The sun creeps over the horizon and the Atlantic Ocean as viewed from the summit of Cadillac Mountain
Early morning light warms the granite and vegetation atop Cadillac Mountain
When we reached Bar Harbor on Friday evening, the rain was still pouring down. More was forecast overnight. However, it was supposed to be clearing at dawn. Knowing how unreliable weather forecasts can be, I didn’t want to plan on the weather being clear, but I didn’t want to sleep through a potentially beautiful sunrise. Ah, the life of a photographer. So, I dutifully set the alarm for an hour and a half before sunrise. Fortunately, we were able to scout out the summit and determine that we were only a fifteen minute drive from the summit itself.
When I woke up, I stepped out onto the small balcony of the hotel room wondering if I would see stars or get soaking wet. Unbelievably, I could see some stars and the faint beginnings of dawn on the eastern horizon. Clouds were still streaming by overhead, though. And, they were moving quickly. The clearing storm was giving way to a cool front and the wind was picking up.
Now, at this point in the story, I should interject that watching a sunrise from Cadillac Mountain is a big deal for a lot of people. The mountain isn’t that high – only 1600 feet or so – but it is so close to the eastern most point in the US that it is purported to be the first spot in the country to see the sunrise. A lot of people for varying reasons find that spiritual or just cool and want to be at the summit at sunrise. Add to that the ease of getting to the summit in a car, and you aren’t likely to have the place to yourself unless the weather conditions are truly awful.
After the ritual shower and cup of coffee, we made our way up to the summit. It was windy in Bar Harbor, but there was a full gale blowing on top of Cadillac Mountain. As expected, tons of people were gathering to watch the sunrise. Unfortunately for all of us, the wind was blowing at 60 or 70 knots. If I had been wearing a baseball cap instead of my wool hat, it would certainly have blown off the edge of the mountain. We began scouting for a location that would give us a good foreground and a clear view of the sun rising over the horizon. We actually moved a hundred feet or so down from the summit, partially to shelter us from the wind that was whipping over the summit. At one point, one of tripods – without a camera on it, fortunately – blew over in a wind gust. To say the least, the weather conditions were challenging. I honestly didn’t think that any of my long exposures would come out because of camera shake. I hung my backpack from the center column of my tripod just to it some extra weight and minimize vibration.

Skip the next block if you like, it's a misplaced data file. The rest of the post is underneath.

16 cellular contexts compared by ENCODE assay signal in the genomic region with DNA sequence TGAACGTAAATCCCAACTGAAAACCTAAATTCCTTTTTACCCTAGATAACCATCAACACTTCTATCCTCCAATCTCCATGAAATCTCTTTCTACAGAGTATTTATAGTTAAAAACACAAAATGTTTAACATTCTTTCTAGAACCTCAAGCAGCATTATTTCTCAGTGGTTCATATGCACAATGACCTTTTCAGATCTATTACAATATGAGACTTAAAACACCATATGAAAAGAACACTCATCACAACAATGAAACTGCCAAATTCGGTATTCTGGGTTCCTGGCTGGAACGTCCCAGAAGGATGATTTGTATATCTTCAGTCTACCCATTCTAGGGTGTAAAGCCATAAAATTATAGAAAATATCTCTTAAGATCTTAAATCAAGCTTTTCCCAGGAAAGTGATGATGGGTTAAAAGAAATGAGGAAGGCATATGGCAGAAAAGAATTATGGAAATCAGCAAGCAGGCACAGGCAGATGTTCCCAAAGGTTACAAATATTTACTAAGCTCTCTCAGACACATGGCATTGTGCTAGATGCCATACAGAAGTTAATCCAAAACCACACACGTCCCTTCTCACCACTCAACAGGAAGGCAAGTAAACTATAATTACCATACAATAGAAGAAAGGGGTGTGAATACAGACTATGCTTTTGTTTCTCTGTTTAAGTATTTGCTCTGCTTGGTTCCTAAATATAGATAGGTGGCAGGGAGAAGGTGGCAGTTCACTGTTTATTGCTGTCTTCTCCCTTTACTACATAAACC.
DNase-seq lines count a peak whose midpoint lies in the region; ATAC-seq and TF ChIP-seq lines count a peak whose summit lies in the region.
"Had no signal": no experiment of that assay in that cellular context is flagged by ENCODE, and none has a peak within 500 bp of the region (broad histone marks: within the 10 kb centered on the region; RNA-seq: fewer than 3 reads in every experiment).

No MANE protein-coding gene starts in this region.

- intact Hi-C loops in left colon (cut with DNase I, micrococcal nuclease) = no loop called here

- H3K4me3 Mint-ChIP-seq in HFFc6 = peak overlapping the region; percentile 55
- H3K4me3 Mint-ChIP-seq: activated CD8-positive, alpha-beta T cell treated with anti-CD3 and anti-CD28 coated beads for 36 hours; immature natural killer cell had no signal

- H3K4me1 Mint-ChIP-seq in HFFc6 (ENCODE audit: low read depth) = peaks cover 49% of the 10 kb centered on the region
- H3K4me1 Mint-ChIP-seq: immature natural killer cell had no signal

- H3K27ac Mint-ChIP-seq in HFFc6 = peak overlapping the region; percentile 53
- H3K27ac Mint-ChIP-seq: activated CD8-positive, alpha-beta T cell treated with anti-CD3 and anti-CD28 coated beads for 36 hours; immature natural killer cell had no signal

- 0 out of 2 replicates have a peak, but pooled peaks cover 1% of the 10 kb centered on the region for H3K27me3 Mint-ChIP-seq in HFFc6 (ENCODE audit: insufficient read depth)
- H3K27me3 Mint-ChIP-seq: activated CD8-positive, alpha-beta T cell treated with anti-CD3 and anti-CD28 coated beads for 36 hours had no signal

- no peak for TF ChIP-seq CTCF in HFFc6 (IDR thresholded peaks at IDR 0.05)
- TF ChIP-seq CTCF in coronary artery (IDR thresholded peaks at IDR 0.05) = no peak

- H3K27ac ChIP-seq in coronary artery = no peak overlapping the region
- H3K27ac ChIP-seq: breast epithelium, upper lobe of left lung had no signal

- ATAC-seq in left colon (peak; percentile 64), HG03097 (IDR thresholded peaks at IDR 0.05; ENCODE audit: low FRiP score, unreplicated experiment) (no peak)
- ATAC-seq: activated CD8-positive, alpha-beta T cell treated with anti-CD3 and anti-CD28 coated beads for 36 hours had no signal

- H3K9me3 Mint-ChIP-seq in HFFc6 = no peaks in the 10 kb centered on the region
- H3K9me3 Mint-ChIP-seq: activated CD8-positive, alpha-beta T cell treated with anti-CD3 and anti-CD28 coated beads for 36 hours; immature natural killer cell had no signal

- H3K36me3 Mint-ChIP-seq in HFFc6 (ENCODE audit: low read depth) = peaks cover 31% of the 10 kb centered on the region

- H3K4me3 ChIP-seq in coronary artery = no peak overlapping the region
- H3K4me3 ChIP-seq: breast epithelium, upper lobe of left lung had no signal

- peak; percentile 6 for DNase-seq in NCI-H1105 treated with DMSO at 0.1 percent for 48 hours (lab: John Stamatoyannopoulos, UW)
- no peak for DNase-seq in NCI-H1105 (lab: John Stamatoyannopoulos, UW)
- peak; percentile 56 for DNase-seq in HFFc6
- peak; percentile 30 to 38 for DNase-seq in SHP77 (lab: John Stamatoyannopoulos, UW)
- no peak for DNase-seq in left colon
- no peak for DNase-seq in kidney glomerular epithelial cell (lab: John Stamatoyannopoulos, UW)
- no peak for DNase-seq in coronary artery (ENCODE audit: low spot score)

The good news about the weather conditions was that the passing storm was clearing the sky and allowing us to view the actual sun rising over the horizon. The first shot is taken as the sun makes its appearance out over the Atlantic. In the foreground you can see Champlain Mountain and some of the islands in Frenchman Bay. The second shot uses a crack in the granite of Cadillac Mountain to lead through the image to one of the pink-hued clouds that was passing by near sunrise. If you look closely at each you can see that the vegetation is blurred because it was moving in the heavy wind.
We shot the sunrise and passing clouds until a bank of clouds obscured the sun for quite a while. By then, we were ready for a second cup of coffee, some hot food, and to get out of the wind and cold. Perhaps it wasn’t the idyllic Cadillac Mountain sunrise that I had anticipated, but it certainly was memorable!